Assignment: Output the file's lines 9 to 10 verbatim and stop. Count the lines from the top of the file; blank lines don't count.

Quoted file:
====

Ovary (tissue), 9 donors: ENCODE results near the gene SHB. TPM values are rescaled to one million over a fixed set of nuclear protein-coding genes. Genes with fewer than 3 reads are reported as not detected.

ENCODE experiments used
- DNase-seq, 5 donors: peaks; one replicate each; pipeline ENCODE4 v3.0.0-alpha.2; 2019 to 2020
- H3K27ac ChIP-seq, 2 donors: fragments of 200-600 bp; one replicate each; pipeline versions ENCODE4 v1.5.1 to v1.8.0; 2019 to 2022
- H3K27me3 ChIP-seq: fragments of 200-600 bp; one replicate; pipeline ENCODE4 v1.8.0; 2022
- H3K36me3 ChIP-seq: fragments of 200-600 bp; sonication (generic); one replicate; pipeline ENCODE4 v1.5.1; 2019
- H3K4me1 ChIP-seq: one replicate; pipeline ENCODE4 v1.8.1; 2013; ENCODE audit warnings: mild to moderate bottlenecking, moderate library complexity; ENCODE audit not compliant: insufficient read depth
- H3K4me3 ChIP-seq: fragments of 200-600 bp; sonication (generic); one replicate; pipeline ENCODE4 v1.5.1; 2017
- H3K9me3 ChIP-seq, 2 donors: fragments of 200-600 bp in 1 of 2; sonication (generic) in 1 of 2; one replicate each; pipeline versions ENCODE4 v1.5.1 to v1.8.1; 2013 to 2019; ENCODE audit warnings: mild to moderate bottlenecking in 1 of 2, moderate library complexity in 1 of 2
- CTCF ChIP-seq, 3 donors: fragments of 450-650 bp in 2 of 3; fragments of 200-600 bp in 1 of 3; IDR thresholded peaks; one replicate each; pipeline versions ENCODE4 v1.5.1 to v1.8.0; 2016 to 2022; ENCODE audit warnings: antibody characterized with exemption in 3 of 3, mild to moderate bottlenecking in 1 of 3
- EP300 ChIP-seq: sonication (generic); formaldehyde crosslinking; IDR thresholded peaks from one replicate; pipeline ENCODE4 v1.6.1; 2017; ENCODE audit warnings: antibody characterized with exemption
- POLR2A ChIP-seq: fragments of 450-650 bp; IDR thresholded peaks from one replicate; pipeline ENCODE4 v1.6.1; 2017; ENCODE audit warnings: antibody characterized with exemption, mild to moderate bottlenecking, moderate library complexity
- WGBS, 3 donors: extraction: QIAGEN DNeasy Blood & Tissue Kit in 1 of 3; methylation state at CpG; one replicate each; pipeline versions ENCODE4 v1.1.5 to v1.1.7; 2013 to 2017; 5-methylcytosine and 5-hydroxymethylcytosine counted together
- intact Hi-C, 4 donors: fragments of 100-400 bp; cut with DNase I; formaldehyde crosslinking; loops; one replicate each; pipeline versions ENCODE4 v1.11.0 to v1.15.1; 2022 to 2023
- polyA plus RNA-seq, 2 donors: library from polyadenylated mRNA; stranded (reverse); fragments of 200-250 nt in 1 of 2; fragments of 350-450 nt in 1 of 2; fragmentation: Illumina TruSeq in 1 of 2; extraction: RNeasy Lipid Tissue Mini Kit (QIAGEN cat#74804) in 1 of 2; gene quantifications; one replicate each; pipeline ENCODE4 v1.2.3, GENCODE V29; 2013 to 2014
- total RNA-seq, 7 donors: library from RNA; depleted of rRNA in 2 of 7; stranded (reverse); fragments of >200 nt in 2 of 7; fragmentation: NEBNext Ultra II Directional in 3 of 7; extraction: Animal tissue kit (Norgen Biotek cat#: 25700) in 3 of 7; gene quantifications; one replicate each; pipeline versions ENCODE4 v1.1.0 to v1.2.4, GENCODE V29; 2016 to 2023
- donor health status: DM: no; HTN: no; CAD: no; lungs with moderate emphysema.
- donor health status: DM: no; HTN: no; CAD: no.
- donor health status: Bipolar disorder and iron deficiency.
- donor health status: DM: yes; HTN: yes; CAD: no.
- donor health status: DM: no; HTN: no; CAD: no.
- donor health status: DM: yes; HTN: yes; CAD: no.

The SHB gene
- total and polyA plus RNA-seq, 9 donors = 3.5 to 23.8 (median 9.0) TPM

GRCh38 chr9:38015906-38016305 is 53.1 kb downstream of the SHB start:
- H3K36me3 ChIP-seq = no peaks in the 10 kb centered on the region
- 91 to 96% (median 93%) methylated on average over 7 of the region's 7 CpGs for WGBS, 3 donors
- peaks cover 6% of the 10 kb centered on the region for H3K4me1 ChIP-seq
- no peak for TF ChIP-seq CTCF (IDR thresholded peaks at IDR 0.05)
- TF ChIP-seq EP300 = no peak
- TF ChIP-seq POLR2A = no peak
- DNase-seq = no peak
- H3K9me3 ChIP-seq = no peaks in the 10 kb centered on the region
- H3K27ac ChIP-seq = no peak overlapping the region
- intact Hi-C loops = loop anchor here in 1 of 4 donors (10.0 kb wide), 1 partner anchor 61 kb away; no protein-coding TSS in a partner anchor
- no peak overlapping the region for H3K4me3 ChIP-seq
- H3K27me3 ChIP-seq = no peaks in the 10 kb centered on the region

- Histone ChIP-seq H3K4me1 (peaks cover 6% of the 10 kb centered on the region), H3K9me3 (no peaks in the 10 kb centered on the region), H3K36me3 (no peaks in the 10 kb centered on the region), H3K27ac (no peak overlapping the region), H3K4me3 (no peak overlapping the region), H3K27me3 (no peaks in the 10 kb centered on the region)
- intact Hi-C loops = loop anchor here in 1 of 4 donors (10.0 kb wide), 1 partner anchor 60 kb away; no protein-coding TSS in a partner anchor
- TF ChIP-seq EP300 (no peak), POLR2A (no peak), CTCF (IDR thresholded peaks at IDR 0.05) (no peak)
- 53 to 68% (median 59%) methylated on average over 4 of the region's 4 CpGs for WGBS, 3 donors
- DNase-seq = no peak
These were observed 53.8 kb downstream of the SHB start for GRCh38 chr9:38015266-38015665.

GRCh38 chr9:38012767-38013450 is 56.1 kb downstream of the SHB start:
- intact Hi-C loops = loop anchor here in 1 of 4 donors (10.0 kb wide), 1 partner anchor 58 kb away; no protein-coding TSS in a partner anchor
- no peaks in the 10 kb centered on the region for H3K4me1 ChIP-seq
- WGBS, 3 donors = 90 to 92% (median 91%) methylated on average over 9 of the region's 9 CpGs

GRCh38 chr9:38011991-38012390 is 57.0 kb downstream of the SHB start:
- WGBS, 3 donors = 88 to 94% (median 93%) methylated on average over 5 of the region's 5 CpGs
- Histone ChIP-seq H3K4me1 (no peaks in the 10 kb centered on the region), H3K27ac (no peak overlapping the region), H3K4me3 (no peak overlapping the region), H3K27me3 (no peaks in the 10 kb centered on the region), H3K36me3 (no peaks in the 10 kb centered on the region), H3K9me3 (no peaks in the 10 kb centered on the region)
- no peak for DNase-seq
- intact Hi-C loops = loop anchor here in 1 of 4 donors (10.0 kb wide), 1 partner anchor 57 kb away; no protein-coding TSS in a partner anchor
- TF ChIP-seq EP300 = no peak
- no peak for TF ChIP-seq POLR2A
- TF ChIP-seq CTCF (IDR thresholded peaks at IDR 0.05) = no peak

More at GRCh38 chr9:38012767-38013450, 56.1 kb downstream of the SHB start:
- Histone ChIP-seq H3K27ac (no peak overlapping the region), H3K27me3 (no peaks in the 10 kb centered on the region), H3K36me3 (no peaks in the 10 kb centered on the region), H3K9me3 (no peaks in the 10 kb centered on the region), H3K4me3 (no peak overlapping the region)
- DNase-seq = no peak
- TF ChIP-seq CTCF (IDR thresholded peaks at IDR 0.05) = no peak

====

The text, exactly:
- H3K9me3 ChIP-seq, 2 donors: fragments of 200-600 bp in 1 of 2; sonication (generic) in 1 of 2; one replicate each; pipeline versions ENCODE4 v1.5.1 to v1.8.1; 2013 to 2019; ENCODE audit warnings: mild to moderate bottlenecking in 1 of 2, moderate library complexity in 1 of 2
- CTCF ChIP-seq, 3 donors: fragments of 450-650 bp in 2 of 3; fragments of 200-600 bp in 1 of 3; IDR thresholded peaks; one replicate each; pipeline versions ENCODE4 v1.5.1 to v1.8.0; 2016 to 2022; ENCODE audit warnings: antibody characterized with exemption in 3 of 3, mild to moderate bottlenecking in 1 of 3